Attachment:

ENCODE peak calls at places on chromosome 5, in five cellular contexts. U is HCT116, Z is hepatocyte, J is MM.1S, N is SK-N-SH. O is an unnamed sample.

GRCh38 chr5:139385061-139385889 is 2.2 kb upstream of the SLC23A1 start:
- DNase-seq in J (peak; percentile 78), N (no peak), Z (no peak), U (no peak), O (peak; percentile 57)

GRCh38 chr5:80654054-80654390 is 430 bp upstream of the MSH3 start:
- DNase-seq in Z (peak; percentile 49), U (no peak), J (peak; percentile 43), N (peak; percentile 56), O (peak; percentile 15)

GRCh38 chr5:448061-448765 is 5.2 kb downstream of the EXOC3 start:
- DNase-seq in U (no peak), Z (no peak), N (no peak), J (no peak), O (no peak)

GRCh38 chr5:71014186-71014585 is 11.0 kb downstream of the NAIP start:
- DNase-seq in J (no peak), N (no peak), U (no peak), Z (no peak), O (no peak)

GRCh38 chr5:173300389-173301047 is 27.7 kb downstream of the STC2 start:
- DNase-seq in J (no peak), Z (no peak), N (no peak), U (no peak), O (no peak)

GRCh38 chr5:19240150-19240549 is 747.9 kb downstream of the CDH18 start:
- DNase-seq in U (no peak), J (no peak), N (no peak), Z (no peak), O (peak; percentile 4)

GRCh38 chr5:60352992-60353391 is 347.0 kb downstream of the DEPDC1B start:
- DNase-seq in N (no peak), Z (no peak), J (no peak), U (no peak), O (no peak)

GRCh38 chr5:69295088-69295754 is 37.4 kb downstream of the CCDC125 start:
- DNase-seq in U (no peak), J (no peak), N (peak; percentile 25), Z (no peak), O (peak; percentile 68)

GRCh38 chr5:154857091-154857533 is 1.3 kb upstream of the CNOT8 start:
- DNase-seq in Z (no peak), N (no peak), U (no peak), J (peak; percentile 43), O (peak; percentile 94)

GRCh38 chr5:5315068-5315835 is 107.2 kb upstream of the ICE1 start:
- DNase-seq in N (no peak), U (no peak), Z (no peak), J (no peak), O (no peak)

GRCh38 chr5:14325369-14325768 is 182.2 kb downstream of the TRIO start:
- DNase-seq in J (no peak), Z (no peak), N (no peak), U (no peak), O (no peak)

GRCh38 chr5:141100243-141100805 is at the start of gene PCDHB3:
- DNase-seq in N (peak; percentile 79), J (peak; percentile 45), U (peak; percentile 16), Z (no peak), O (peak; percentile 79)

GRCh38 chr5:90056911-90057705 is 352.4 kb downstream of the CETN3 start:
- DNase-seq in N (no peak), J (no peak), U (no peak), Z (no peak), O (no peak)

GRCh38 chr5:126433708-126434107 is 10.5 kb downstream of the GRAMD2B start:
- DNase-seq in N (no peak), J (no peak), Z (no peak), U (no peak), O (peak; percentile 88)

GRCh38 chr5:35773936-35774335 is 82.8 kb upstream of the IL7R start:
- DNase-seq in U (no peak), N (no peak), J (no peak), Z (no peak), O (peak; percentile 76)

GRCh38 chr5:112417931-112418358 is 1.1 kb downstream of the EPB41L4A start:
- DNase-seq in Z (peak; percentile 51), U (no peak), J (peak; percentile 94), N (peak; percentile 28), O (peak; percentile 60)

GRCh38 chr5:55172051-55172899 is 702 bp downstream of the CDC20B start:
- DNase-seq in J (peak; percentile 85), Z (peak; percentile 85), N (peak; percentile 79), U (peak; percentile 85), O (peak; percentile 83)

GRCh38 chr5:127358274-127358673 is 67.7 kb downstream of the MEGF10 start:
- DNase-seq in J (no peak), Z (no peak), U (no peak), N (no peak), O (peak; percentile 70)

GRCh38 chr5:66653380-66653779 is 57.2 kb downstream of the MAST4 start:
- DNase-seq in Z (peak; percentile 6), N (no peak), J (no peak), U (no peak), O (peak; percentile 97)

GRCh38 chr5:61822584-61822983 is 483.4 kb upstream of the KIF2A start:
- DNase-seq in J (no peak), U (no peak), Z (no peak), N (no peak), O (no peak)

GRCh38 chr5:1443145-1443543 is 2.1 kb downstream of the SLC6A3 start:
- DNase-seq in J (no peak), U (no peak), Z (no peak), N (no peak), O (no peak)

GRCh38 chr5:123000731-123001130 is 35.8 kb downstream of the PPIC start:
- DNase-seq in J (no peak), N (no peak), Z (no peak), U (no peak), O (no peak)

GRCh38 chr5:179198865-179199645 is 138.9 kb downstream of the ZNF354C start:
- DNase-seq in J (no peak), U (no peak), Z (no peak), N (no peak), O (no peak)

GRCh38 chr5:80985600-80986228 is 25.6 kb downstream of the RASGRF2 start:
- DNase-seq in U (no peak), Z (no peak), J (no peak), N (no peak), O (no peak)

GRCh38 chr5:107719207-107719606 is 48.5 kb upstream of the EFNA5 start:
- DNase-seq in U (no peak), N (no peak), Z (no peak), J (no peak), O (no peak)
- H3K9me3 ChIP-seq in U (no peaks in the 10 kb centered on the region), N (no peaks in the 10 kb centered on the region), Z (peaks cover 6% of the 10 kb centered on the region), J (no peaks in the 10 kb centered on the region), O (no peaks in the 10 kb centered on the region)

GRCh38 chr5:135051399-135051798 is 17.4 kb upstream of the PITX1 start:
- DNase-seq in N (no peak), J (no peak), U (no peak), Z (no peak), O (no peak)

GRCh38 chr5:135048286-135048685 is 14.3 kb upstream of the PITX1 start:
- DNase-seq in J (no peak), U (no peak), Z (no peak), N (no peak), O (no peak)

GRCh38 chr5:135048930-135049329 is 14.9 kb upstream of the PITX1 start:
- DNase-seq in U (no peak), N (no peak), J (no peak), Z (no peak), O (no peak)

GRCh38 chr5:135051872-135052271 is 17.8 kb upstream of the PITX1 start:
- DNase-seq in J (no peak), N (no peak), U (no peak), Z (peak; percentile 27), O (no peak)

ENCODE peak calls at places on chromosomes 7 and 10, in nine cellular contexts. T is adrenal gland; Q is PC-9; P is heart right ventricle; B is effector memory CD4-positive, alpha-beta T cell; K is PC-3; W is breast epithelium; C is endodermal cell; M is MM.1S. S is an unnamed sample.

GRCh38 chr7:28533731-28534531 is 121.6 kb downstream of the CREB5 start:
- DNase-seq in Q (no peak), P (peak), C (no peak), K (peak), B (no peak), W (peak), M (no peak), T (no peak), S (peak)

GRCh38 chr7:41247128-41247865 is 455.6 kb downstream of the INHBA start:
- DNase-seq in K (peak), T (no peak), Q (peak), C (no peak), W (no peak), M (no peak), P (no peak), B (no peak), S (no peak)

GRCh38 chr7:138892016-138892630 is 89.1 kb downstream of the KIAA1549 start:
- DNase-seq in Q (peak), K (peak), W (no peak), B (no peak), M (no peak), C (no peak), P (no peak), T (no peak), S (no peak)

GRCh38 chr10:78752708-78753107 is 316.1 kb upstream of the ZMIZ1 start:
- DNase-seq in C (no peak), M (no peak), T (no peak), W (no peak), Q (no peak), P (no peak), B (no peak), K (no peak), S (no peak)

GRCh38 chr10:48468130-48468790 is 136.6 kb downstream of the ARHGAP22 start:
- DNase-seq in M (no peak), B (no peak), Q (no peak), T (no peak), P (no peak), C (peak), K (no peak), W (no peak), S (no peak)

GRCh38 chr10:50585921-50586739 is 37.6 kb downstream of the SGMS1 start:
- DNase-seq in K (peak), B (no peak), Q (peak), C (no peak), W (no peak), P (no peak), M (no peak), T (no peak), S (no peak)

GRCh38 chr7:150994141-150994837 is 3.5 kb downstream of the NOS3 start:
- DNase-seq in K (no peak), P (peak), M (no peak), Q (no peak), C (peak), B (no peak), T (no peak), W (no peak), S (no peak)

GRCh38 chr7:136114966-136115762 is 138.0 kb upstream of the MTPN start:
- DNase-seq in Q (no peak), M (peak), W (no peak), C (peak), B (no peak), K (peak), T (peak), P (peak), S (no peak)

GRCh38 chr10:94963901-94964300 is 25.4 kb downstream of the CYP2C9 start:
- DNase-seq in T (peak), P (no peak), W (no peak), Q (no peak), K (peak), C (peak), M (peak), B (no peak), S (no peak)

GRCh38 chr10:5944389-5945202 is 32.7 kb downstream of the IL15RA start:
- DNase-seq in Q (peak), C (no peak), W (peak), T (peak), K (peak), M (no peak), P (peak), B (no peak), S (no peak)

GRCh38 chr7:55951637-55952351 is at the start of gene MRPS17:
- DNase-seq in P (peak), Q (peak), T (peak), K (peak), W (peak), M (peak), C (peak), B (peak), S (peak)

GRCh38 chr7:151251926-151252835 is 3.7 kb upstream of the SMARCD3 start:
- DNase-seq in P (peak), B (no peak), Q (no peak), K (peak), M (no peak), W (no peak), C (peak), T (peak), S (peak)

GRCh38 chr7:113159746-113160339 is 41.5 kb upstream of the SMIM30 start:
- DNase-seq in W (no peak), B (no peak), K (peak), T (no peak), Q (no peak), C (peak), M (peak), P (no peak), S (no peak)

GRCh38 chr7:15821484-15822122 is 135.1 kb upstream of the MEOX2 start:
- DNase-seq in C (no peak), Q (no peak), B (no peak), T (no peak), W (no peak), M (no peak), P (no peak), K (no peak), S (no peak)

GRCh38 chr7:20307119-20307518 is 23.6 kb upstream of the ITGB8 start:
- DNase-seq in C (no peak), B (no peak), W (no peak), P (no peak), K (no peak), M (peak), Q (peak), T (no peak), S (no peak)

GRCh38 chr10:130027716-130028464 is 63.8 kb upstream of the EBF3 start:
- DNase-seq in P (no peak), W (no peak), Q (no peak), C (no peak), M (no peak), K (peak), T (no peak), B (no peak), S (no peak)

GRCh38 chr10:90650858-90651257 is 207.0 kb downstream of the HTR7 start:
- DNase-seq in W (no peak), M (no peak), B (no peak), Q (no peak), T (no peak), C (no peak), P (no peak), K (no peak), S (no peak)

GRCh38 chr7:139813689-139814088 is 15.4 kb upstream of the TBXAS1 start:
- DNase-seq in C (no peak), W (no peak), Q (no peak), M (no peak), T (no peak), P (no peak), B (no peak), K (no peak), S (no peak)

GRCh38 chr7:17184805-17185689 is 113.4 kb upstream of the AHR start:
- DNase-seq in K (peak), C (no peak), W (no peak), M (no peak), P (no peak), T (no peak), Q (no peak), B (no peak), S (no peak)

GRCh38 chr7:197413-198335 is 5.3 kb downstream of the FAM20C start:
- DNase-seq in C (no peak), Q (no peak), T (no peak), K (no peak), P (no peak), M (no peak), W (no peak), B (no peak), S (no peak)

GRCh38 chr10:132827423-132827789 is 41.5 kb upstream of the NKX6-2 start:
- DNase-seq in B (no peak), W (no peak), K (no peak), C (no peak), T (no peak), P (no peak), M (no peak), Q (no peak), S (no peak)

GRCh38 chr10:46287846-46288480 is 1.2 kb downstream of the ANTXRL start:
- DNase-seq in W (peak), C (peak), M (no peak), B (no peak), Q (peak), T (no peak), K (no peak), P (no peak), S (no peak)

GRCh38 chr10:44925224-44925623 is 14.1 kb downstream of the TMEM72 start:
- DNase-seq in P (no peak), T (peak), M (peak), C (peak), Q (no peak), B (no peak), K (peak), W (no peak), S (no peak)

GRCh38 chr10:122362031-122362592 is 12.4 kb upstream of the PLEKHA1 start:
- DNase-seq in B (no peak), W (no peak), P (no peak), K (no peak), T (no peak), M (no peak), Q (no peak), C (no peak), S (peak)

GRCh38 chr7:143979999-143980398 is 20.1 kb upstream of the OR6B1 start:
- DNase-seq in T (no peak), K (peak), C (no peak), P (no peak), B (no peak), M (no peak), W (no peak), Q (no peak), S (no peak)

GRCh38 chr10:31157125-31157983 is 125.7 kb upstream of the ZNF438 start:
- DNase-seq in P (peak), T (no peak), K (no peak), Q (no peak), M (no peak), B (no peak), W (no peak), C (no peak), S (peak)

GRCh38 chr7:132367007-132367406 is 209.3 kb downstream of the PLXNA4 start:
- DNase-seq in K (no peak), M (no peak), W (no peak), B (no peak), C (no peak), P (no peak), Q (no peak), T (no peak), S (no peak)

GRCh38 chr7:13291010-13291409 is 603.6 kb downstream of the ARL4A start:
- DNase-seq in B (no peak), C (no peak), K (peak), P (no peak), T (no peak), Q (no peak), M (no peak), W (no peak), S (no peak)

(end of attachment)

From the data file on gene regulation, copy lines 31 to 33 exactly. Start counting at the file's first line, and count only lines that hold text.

- DNase-seq in U (no peak), N (no peak), J (no peak), Z (no peak), O (peak; percentile 76)

GRCh38 chr5:112417931-112418358 is 1.1 kb downstream of the EPB41L4A start:
- DNase-seq in Z (peak; percentile 51), U (no peak), J (peak; percentile 94), N (peak; percentile 28), O (peak; percentile 60)